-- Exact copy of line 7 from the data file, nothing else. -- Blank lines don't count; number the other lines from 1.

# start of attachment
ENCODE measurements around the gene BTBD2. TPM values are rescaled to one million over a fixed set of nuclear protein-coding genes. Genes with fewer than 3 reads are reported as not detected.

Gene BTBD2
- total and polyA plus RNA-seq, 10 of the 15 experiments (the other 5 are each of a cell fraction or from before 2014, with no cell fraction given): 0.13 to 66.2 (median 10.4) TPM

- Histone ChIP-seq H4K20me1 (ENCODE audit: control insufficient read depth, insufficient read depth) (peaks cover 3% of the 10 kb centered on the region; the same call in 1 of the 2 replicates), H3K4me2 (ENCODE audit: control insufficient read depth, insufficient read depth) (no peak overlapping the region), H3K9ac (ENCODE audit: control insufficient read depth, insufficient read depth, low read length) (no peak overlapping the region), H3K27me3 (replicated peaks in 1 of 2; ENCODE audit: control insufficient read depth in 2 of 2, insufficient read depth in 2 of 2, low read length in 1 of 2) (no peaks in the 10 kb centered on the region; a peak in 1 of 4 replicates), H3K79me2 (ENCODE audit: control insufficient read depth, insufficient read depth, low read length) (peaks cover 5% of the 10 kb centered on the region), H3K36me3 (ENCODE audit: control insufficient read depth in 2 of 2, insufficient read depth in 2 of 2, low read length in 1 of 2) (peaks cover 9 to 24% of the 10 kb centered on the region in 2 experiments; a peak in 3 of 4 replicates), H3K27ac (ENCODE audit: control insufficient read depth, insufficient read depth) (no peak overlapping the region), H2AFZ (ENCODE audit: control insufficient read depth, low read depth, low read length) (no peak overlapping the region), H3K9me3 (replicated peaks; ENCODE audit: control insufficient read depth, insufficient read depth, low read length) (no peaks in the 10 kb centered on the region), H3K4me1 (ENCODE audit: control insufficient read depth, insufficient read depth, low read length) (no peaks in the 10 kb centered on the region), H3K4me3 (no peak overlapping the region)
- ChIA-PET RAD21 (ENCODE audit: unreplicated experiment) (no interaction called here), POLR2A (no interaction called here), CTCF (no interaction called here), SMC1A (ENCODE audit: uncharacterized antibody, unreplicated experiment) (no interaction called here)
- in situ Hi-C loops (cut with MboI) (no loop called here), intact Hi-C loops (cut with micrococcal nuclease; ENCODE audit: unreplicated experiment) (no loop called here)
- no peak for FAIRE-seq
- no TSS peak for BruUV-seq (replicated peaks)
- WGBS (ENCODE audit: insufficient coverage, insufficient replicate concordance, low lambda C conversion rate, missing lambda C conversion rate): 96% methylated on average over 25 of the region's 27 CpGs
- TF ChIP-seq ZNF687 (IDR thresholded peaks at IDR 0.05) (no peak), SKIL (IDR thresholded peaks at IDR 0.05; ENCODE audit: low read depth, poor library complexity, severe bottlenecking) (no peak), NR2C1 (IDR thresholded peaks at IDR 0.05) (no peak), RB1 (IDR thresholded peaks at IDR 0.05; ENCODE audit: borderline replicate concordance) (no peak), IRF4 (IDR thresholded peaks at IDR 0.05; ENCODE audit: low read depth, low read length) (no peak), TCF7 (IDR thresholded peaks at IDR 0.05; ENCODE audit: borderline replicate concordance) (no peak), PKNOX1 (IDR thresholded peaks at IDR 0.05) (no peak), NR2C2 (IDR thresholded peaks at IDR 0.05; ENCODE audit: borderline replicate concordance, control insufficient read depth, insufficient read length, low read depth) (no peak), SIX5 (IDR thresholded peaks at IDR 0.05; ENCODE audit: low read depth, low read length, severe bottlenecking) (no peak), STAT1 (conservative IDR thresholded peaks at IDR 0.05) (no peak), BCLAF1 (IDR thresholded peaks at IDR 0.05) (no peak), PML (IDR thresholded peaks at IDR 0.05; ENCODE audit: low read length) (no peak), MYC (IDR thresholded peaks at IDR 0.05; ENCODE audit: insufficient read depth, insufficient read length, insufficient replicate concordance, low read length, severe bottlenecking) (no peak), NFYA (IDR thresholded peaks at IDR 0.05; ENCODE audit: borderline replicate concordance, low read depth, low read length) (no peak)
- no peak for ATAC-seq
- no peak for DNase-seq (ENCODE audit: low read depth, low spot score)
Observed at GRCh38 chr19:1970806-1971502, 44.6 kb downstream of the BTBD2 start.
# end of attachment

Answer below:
- no peak for FAIRE-seq